Sara from Cincinnati, OH

I’m starting to lose interest in the NFL. I will still watch Packers games but I didn’t watch the Super Bowl or the draft this year. Ray Rice’s original suspension for abusing his fiancé was less than what Tom Brady got. Why hasn’t the league sent down a punishment to Goodell for his mishandling of the Ray Rice case?

I appreciate your position. Yes, the Ray Rice and Greg Hardy incidents are disturbing. It’s also become disturbing for me that this column is being dominated by these topics. I find myself having to comment on them daily, and punishing the commissioner for not handling them to our satisfaction isn’t the answer. If ever there’s an example of a culture in need of change, this is it. I think the commissioner has done a credible job of changing the culture of on-the-field behavior, now he needs to change the culture of off-the-field behavior, and punishment isn’t the solution. The solution is avoidance. We need to identify trouble before it comes into the league.

Rick from San Ramon, CA

Vic, if you had to lose a Super Bowl, what quarterback would you choose, Marino, Tarkenton or Kelly?

They are three great quarterbacks and they are 0-8 combined in Super Bowls, which is proof even winners lose.

Jerry from Wausau, WI

Vic, what, if any, rules changes or upgrades would you like to see come out of the owners’ meetings this week?

What I’d like to see happen at the owners meetings is a wildcat movement to fix what’s really wrong in this league, instead of dedicating so much energy to silly stuff, such as what to do about the extra point. I’d like to see an owner stand up and challenge all of the owners to make sure we have no more Deflategates, Spygates, Bountygates, Noisegates and Headsetgates. Institutional control comes from the top. It begins in that room full of owners.

Mitch from Braymer, MO

Do you think Aaron Rodgers is a Hall Of Fame quarterback?

He’s in. It’s now just a matter of how much more he puts in his bio.

Mike from Plover, WI

Loved your answer to Lisa about teaching her six-year-old to love the game. Friday night high school football games, live and in person, are the best. The way you described it was perfect and made me remember what I love most about football. A true football fan will love the game at all levels.

I fell in love with the game wanting to be like the kids playing for my high school. I idolized them. They were stars in my hometown. It’s the little things I remember from then that give me my warmest feelings about the game. I lived for the day in August when the schedule went into the store-front windows. It meant football was back. I remember the first frosty Saturday morning, when I reached outside the door and brought the newspaper into the house so I could read about all of the games played on Friday night, when the glows in the sky defined where they were playing football up and down my river valley. I remember the unique smell of the newspaper on a cold morning. It smelled like football. We must never lose high school football. It’s football at its purest.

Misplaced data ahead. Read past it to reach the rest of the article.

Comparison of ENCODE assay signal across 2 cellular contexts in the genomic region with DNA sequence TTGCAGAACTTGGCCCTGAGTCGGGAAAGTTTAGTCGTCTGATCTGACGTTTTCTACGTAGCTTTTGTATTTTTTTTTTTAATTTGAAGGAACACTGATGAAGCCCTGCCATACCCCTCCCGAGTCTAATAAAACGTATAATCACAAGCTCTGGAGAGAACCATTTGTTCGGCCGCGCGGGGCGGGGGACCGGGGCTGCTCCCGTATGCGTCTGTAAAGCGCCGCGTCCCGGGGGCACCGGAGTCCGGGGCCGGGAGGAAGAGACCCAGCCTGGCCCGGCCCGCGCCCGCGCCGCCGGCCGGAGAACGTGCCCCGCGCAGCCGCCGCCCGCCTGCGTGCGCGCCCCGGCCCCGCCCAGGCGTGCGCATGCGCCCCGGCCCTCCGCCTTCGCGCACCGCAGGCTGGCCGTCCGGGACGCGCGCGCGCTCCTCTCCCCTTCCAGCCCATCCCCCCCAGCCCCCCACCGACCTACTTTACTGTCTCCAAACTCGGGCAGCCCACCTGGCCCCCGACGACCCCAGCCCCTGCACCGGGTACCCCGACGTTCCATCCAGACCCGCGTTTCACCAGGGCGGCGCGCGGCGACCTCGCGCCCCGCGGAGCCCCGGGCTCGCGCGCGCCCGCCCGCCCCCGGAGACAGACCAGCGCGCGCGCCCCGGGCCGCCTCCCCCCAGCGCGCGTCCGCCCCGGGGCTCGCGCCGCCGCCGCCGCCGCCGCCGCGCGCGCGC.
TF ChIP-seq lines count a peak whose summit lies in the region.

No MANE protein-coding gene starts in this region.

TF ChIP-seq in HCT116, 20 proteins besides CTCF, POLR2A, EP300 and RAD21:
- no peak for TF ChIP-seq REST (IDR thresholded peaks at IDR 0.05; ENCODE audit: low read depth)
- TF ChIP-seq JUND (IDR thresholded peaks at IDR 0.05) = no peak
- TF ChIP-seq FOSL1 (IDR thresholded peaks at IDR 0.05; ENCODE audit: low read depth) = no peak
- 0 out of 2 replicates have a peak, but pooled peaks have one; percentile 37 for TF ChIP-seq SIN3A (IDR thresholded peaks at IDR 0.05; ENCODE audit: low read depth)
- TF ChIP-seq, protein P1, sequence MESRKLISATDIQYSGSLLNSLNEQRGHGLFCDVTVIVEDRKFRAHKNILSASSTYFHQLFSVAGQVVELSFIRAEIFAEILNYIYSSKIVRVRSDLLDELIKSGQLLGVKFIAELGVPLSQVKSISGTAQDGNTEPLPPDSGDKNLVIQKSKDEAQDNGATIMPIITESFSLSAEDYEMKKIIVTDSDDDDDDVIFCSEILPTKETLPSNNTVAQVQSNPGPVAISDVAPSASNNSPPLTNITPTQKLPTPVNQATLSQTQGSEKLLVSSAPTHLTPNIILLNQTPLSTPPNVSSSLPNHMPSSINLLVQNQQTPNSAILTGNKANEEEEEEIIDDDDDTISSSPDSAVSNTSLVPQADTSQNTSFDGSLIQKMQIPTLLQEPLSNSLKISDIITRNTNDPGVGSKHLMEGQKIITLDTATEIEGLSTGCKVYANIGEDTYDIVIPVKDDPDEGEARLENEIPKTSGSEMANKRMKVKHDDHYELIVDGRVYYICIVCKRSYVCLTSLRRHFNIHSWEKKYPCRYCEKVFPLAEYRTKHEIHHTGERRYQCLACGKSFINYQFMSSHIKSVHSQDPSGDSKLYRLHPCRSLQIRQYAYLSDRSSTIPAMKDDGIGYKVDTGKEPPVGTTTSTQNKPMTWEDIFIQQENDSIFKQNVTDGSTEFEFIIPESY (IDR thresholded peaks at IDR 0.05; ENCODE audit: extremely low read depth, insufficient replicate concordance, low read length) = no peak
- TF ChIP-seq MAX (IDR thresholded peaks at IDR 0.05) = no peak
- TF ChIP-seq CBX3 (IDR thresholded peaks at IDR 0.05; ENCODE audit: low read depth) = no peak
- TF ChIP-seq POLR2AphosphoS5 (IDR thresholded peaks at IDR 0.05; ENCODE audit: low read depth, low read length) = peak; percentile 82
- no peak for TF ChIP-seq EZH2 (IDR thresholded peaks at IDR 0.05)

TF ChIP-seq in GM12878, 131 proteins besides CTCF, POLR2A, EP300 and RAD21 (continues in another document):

Scott from Crystal Lake, IL

Vic, if you are familiar at all with Carl Jung and his theory of finding the inner child and the symbolism behind our dreams, I encourage you to try and find your inner child if you find something that is troubling you as you reach old age. Meditate, go as far back as you can, and try to imagine that child. Offer him your hand. Support him if he is struggling. You may not find a child, you may have to meet its guardian first, or you at an older age, somebody who developed a defense to protect the hurt child and ensure it wouldn’t happen again. Seeing your inner child and reconnecting with it is a beautiful, harmonious and insightful experience.

I see him. He’s crying out to me. “Vic, save me, Vic.” I have ignored him too long. I will help him.

Stewart from Newport News, VA

Do you think the Packers can get past physical teams like Seattle and San Francisco? They’ve ended our season for a few years now. Why do we struggle against teams like them?

I didn’t see any struggle for the first 56 minutes and eight seconds of that game in Seattle. From where I sat, the Packers were dominating. They were winning up front and they were making plays. They stood toe-to-toe with the Seahawks on the Seahawks’ turf and the Packers were winning. One play was the difference. Pick a play, any play. Change it and I’m not answering your question. That game wasn’t about not being physical enough. It was simply about one play. The Packers are as physical as any team. Eddie Lacy and the commitment to a running game changed all of that.